At first I felt mostly like we were in a zoo, seeing a single giraffe, or a single zebra here and there. As someone in our group pointed out, it was us in the metal cages instead of the animals. But then we started seeing hundreds of zebra, hippos, wildebeests, impala and more, lions in prides, and baby elephants nursing and ostriches bounding across the landscape.

What was the most interesting for me was to see how all the various animal groups interacted. I had never known that zebras and cape buffalo and wildebeests all grazed together and drank from the same watering holes. Vultures circled overhead, sneaking attacks to a fresh kill guarded by a lioness and her cubs. It was also amazing to see the close guard of adults around the baby animals. Often times all I could see was an extra bump around the legs of the adults.

Unlike on Kilimanjaro where campfires were not allowed, a large fire was kept going all night to keep the animals away from the campsite. It was really fun to chill out after dinner with some wine (we brought ourselves, thorugh Jonathan’s foresight) and the people we had gotten to know on the Kili climb.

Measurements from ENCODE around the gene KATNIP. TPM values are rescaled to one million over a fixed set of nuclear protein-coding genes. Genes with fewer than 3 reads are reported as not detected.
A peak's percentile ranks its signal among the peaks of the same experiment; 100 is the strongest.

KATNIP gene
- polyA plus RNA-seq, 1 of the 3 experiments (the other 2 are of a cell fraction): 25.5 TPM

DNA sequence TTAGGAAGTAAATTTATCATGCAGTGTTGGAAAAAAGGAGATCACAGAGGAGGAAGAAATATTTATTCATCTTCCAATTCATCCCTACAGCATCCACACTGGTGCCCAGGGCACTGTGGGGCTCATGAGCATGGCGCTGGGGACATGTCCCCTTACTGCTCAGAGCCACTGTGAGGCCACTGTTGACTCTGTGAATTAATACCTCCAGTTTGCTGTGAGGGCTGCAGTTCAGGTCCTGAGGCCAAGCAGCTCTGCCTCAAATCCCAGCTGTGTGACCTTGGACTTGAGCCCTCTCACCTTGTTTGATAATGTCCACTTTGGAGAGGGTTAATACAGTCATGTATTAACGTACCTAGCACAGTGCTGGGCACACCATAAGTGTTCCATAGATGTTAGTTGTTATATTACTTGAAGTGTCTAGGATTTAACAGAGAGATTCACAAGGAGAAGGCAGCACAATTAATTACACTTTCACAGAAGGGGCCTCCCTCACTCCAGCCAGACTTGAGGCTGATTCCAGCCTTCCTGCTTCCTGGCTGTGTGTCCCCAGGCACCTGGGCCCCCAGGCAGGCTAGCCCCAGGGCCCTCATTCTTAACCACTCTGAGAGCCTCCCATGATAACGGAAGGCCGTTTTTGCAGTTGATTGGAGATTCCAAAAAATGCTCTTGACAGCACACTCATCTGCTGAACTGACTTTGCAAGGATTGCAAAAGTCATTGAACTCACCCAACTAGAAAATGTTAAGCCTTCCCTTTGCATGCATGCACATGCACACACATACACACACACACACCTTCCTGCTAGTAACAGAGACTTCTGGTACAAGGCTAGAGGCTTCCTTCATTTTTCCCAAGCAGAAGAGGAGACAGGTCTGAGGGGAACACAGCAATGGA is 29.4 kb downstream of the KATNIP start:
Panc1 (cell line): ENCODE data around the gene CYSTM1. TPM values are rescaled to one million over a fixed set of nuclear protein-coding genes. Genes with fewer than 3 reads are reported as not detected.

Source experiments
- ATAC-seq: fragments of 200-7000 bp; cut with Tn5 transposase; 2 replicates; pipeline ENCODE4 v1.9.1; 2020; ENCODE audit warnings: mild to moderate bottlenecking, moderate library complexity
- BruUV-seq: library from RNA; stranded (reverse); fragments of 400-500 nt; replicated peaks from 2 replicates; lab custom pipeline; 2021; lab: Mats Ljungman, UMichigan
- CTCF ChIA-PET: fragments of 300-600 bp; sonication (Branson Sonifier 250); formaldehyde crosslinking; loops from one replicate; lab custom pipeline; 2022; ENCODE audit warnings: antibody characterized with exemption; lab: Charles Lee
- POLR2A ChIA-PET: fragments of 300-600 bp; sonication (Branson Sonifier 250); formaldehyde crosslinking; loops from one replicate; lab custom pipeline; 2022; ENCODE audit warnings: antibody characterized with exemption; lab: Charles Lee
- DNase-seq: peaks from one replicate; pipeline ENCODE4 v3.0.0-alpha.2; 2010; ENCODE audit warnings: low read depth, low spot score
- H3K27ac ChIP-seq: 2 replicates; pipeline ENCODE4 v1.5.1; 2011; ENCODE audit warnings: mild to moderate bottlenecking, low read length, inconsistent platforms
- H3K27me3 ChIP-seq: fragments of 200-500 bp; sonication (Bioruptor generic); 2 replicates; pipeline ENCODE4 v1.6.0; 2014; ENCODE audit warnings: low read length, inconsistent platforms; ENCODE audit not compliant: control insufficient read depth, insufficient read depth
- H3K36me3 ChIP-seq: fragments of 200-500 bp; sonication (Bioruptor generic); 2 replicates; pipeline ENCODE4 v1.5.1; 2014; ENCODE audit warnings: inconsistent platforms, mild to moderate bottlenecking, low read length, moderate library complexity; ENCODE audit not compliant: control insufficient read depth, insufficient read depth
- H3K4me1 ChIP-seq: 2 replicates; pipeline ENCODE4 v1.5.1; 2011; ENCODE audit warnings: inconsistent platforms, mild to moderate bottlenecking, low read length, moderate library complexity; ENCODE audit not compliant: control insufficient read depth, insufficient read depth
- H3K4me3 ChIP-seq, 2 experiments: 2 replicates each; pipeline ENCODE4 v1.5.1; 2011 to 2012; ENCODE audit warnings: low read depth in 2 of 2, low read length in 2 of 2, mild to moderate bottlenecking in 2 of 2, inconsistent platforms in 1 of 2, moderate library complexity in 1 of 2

One funny note – one of the guides kept using characters from “The Lion King” to describe the animals we were seeing. When we saw a warthog, the guide would exclaim “Pumba!”. I also learned that ‘Simba”, the little lion in the movie, is the Swahili word for…you guessed it….lion.

January 25, 2006

Spice tour on Zanzibar

For me, spices ususally come in little red plastic bottles with perferated plastic tops. Or if I decided to splurge, spices would come in glass bottles instead.

We took a tour of a spice plantation on Zanzibar, one of the spice islands. It was fun to see what spices and other natural products really look like in the wild, before processing. On the surface, the plants don’t look like much, and it is amazing how only a very small part of the plant is used. Ginger and tumeric are roots, citronella is isolated from leaves, cloves are dried flowers, nutmeg is a seed, and so on. (See picture. The red covering over the seed is another spice, mace.)